"Are grandma and grandpa married?"
Translation:Ovatko mummo ja vaari naimisissa?
Both are common -- it all depends on the family. You might even use one for the maternal and the other for the paternal grandmother, to make the distinction. The same goes for vaari and ukki for grandfathers.
Mummo is also a more general word for (very) elderly lady, although whether it's a polite word to use for any old lady depends on the context.
The other ones (mummi, vaari, ukki) are not used as general words for old people, but specifically refer to family members.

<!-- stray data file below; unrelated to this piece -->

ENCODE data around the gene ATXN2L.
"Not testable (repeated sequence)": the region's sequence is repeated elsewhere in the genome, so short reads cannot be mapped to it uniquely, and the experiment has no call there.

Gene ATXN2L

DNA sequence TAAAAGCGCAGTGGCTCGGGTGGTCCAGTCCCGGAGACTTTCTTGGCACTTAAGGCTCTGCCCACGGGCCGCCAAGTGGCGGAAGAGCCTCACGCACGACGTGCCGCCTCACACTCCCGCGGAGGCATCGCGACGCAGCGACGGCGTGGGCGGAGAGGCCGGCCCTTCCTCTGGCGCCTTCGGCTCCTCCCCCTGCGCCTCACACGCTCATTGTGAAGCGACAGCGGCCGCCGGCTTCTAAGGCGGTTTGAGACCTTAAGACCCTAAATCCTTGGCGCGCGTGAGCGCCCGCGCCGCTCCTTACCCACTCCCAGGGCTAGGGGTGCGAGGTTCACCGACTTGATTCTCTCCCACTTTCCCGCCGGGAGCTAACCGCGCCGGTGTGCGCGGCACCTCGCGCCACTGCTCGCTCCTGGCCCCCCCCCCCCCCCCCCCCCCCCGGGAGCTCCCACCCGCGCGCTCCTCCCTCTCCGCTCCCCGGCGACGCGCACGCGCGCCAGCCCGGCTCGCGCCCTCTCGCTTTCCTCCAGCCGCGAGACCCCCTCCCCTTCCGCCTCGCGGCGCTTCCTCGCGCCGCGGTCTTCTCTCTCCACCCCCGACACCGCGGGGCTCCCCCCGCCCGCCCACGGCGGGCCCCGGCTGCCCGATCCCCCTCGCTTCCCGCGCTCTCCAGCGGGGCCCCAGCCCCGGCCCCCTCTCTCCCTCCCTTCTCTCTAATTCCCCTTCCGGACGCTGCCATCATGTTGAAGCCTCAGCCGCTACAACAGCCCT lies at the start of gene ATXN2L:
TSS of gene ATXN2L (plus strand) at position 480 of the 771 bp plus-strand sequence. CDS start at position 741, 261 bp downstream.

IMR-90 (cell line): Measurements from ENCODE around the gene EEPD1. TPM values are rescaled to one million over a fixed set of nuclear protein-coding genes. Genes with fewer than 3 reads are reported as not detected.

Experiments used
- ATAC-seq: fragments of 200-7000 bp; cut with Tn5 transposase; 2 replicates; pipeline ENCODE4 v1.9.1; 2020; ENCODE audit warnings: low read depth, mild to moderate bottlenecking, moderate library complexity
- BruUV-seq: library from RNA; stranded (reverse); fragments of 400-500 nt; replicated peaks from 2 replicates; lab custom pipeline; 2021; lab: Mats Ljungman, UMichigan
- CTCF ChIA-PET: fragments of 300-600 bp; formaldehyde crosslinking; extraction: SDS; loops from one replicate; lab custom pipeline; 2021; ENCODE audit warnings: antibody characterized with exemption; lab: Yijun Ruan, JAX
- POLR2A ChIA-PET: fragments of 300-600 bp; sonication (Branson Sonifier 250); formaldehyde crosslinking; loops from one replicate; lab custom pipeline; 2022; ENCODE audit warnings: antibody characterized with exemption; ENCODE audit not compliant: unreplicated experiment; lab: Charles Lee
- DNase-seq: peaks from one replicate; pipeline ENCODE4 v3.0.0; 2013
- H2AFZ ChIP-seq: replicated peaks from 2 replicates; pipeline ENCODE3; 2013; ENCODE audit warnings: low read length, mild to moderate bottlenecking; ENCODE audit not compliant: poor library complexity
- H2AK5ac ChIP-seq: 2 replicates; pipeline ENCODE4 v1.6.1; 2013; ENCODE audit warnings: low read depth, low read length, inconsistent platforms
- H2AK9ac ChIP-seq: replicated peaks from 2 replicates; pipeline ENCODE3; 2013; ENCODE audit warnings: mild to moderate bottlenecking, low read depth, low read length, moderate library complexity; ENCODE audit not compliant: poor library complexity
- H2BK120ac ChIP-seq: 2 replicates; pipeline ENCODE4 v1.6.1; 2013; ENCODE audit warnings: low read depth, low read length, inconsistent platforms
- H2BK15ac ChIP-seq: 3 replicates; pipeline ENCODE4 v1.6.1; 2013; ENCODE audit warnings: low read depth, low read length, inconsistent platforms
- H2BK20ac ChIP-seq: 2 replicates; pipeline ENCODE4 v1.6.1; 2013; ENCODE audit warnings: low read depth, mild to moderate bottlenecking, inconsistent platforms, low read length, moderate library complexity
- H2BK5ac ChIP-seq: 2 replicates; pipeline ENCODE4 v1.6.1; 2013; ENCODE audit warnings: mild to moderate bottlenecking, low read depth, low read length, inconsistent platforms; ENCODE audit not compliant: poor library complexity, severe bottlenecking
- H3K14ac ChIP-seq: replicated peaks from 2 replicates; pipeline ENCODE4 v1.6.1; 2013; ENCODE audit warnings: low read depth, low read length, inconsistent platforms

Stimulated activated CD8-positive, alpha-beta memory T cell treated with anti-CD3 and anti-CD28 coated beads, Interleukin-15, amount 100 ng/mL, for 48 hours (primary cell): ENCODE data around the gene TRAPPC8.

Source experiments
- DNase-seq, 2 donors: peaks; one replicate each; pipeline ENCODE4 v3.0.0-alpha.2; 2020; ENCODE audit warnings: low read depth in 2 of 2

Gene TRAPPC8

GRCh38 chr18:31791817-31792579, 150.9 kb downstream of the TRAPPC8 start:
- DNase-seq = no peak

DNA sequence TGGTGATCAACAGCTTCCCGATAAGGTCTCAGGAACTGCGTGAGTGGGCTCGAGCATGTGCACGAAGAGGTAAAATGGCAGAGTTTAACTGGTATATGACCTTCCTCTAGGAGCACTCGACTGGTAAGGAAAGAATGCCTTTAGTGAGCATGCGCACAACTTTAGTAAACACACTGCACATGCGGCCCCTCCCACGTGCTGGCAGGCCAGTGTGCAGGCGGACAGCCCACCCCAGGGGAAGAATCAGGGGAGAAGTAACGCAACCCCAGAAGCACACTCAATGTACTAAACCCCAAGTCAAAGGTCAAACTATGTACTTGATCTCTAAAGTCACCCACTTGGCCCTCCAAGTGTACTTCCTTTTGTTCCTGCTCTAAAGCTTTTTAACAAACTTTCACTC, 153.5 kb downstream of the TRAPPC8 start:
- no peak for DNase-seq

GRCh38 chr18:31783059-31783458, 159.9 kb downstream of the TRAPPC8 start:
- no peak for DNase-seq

Yep, and there are plenty of others as well. My dad's parents were always "pappa" and "mummi", while my mum's parents are "ukki" and "mummo".
You either use "mummo", "vaari" etc. as is or include their names, in which case they are written (and said) as e.g. "Maija-mummo".